The process took 1 day. I interviewed at Federal Reserve Bank (NY) (New York, NY) in April 2010.
HR first sent me an email asking to arrange for an interview for their NYC location. They quickly responded to my emails and also arrange an interview for a position in Hartford, NJ. I got a little lost driving to both locations and so was late both times to the interview... Take the car service they offer! They had me interview on a Friday, morning in NJ afternoon in NYC. At NYC I was supposed to speak with HR first then the hiring manager but thanks to my lateness I met with HR post interview. Both interviews were 1-to1, very informal. More of a get to know you session, not a single interview question asked other than "tell me about yourself?" The NYC hiring manager put it in blunt terms: "I already know you're smart, HR's told me you've got <this GPA> and <this and that> award..." Essentially this guy was looking for an intern he would
'click' best with, not the 'most qualified.' HR puts everyone on an equal playing field that way.
The Divisions of International Finance, Monetary Affairs, Research and Statistics, and the Office of Financial Stability Policy and Research offer paid in-residence fellowships for graduate students to conduct research at the Federal Reserve Board.
Positions are offered in the spring, summer, and fall.
Dissertation fellows work on a topic of their own choosing, usually furthering dissertation research begun before the fellowship. Preference is given to Ph.D. candidates whose topics are in macroeconomics (broadly defined), international economics, finance, banking, and econometrics. Applications are also welcome from students working in other fields of economics.
|Program||Application Deadline||Typical Tenure|
- John Rogers (International Finance)
- Steve Sharpe (Research and Statistics)
- Egon Zakrajsek (Monetary Affairs)
- Mike Kiley (Office of Financial Stability Policy and Research)
Send the following application material by e-mail to DissertationFellows@frb.gov:
- work from the thesis
- transcript of graduate work
- two letters of reference
Dissertation Fellowships Frequently Asked Questions
- What types of dissertation topics are of interest to the Board?
Because of its many responsibilities, the Board has broad research interests. Accordingly, we are interested in dissertation topics such as macroeconomics, labor, monetary policy, international trade and finance, banking (including regulatory issues), finance, and econometrics.
- In what stage should my dissertation be to maximize my chances of acceptance?
We find that fourth and fifth year students gain the most from this type of fellowship. Occasionally, a third year student is far enough along on his or her dissertation to gain the benefit of the program.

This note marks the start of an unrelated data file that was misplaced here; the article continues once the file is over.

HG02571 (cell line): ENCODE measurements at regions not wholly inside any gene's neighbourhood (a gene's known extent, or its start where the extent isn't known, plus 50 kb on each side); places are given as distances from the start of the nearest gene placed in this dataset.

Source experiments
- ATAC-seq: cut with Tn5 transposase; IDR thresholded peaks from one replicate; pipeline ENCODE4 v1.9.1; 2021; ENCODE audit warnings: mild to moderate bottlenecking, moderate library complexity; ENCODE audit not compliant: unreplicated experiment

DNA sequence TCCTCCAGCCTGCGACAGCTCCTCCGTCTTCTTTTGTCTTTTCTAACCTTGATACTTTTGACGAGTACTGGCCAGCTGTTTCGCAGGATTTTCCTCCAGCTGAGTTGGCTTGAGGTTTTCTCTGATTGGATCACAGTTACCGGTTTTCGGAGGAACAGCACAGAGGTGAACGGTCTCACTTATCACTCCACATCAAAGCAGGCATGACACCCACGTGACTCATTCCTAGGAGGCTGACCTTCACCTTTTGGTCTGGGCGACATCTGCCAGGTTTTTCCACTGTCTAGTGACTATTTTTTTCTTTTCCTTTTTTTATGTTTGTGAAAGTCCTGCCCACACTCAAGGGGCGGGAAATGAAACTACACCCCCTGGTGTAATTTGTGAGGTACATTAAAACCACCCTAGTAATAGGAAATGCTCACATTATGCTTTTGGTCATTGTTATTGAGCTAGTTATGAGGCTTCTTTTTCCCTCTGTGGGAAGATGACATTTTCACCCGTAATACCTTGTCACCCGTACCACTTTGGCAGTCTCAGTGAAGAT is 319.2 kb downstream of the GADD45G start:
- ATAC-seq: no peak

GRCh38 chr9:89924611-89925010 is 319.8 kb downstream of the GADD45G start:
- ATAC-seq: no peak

- Do I have to be a U.S. citizen to apply to the dissertation fellowship program?
No. However, candidates must be legally authorized to work in the United States.
- Should I indicate my interest in the fall and spring sessions even though my primary interest is in the summer session?
Yes. The number of applications for summer fellowships far exceeds the number of available positions. Because fewer students are available for fall and spring fellowships, the chances of being contacted for a fellowship are greater for those sessions.
- Will someone notify me about the status of my application?
Only selected candidates are contacted. Questions regarding application status may be directed to the committee at DissertationFellows@frb.gov.
- Should I send my application material to the Board by mail, fax, or e-mail?
We prefer that all application material is sent by e-mail to DissertationFellows@frb.gov. Students should send a vita, work from the thesis, and an unofficial copy of the most recent transcript. Professors should send recommendation letters by e-mail.
- Do I need to reside in Washington, D.C., during my fellowship?
Yes. Fellows work regular hours at the Board from Monday through Friday. Flexibility is given for visits back to the university as needed, although the Board does not pay for travel expenses.
- How many fellows are hired per session?
Generally, six to eight fellowships are granted for the summer and three or four for the fall. Only one or two fellows are usually hired for the spring session.
- How long do fellowships last?
Fellowships can last from a minimum of 12 weeks to a maximum of 15 weeks.
- In addition to furthering dissertation research, are there other requirements during the fellowship?
Fellows are required to make one or two presentations during their stay, with the first one occurring early in the fellowship.